Dr. Boyce: Things that make LeBron James one of the great ones
By Dr. Boyce Watkins
For the most part, the NBA bores me, but that hasn’t always been the case. I was a typical Black kid who grew up on the basketball court, learning the ins and outs of the game. So, even though I only watch the last five minutes of the last game of every championship series, I am still able to keep up with what’s going on.
Also, I’ve become more intrigued with the behind-the-scenes workings of the NBA, where Black athletes all too often have their freedom and their fortunes stripped by guys in fancy suits who went to Harvard. I witnessed this foolishness up close when I supported former NBA Union head Billy Hunter when he was pushed out of the league. What I learned is that when you give hundreds of millions of dollars to guys who are only focused on dribbling a basketball, there are going to be others jockeying for position to control them as if they are farm animals. Some NBA players understand what’s going on, but quite a few of these brothers don’t know and don’t care until it’s too late.
I first saw LeBron James play about 9 or 10 years ago. He was taking on Oak Hill Academy, a basketball farm that disguises itself as an educational institution. LeBron was bigger, taller and more skilled than his teammates and seemed to single-handedly elevate his team to defeat a school that actively recruits the best players in the country. Shortly after the win against Oak Hill, I watched LeBron control the McDonald’s All-Star game like a father playing basketball with his five-year old kids: He didn’t try to score very many points, but seemed to decide who should get to score next. I was astonished, since he clearly managed the entire game on both ends of the floor.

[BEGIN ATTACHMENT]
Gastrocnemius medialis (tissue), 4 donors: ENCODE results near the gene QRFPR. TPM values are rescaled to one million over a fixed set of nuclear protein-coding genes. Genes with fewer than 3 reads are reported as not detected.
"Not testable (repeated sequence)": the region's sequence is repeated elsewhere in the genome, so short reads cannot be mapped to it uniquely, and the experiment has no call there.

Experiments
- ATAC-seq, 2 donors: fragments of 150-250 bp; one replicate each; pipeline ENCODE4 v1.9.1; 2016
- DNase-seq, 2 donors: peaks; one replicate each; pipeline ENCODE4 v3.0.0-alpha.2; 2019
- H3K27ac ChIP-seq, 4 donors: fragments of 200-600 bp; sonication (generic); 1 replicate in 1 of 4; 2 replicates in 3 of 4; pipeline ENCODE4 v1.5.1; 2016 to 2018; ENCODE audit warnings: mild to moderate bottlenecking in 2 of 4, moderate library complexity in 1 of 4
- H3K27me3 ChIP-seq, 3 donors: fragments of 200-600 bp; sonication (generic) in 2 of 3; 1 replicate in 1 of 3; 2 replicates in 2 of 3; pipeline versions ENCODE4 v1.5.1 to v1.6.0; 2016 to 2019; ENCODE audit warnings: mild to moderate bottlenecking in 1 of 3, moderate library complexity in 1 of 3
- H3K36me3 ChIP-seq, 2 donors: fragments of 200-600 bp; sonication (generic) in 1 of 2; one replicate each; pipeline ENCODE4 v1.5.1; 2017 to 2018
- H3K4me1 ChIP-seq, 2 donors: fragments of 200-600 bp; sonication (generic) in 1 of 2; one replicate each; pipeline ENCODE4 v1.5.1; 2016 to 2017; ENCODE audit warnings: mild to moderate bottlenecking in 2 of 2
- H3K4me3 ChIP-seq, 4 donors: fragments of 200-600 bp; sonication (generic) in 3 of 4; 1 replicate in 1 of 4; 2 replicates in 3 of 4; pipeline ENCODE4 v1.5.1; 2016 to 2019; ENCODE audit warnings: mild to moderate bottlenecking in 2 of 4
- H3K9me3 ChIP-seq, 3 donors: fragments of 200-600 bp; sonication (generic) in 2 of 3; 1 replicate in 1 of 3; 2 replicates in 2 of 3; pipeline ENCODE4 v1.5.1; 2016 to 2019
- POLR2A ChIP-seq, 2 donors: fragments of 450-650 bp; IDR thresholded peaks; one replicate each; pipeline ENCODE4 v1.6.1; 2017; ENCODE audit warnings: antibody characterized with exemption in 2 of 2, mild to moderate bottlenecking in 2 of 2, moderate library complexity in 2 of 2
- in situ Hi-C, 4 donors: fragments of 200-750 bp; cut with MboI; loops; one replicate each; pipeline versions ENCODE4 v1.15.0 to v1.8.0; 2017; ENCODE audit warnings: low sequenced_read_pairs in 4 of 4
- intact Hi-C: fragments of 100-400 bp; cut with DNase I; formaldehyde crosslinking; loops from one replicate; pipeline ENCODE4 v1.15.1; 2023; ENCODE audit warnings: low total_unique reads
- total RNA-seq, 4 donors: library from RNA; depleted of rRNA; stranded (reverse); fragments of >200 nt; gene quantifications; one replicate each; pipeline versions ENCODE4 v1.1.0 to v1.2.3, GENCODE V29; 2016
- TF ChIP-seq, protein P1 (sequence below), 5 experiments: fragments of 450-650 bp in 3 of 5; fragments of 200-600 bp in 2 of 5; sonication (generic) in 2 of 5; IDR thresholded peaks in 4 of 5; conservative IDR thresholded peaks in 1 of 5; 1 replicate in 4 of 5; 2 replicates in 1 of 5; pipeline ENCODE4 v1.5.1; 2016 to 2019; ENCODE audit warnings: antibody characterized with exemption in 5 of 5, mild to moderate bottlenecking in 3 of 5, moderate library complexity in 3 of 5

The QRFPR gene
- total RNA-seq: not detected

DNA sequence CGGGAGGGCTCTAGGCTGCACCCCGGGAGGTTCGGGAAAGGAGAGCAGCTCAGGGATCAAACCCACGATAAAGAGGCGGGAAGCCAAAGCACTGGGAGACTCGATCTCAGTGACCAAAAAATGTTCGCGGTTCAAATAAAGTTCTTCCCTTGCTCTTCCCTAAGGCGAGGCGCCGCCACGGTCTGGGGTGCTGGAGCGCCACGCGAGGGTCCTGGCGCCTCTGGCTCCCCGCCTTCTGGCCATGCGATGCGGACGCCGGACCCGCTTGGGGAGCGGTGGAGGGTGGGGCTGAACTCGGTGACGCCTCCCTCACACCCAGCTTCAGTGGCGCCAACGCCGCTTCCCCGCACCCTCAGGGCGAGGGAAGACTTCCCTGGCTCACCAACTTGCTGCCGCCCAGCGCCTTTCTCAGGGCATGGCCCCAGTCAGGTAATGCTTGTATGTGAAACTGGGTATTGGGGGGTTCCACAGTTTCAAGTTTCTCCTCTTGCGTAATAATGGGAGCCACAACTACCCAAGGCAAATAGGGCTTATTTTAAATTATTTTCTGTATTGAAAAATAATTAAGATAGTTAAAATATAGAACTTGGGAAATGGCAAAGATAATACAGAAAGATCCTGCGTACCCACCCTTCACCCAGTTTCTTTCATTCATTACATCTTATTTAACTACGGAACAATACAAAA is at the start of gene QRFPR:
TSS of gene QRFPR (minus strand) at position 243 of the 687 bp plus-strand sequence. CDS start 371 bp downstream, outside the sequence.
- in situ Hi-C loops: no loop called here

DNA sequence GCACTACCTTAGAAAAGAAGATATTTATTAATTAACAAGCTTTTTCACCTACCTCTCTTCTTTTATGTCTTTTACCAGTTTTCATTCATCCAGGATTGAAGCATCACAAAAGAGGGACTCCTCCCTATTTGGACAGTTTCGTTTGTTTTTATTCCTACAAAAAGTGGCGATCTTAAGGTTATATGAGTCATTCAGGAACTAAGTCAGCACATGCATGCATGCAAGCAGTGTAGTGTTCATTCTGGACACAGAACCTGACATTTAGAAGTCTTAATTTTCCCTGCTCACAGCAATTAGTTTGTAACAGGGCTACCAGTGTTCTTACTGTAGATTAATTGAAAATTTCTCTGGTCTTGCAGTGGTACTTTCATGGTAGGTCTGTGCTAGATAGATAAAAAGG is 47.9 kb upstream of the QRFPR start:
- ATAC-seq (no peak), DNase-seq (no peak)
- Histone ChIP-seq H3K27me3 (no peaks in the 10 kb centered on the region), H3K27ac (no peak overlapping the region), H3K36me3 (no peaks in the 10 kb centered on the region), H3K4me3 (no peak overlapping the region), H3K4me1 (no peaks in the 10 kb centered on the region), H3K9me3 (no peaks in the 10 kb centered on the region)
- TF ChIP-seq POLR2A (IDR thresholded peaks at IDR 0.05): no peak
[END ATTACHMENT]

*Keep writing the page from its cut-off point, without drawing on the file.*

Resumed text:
My initial impression of LeBron was that he was going to be something very special in the NBA. He wasn’t a regular All American,, but the kind of athlete who could do something truly special. Ironically, it wasn’t just his talent that got my attention. I was equally impressed with his poise during interviews, his willingness to be a good teammate, and the way he made himself better by helping others to get better too. He was no Michael Jordan, because Jordan was incredibly selfish early in his career. Instead, LeBron came off to me as an only child of a single parent who yearned for the camaraderie that comes from being part of a unit that is greater than himself.
As I’ve watched LeBron go through the ups and downs to win his first two championships, I have to give him credit for his personal and professional growth. Most of us have no idea what it’s like to already be one of the best athletes on the planet, but to still have almost no margin of error when it comes to refining nearly every single aspect of your game. For LeBron, a couple of missed jump shots or free throws alters his entire legacy. It doesn’t matter if he is 98 percent as good as he could have been, since that last 2 percent can kill you.
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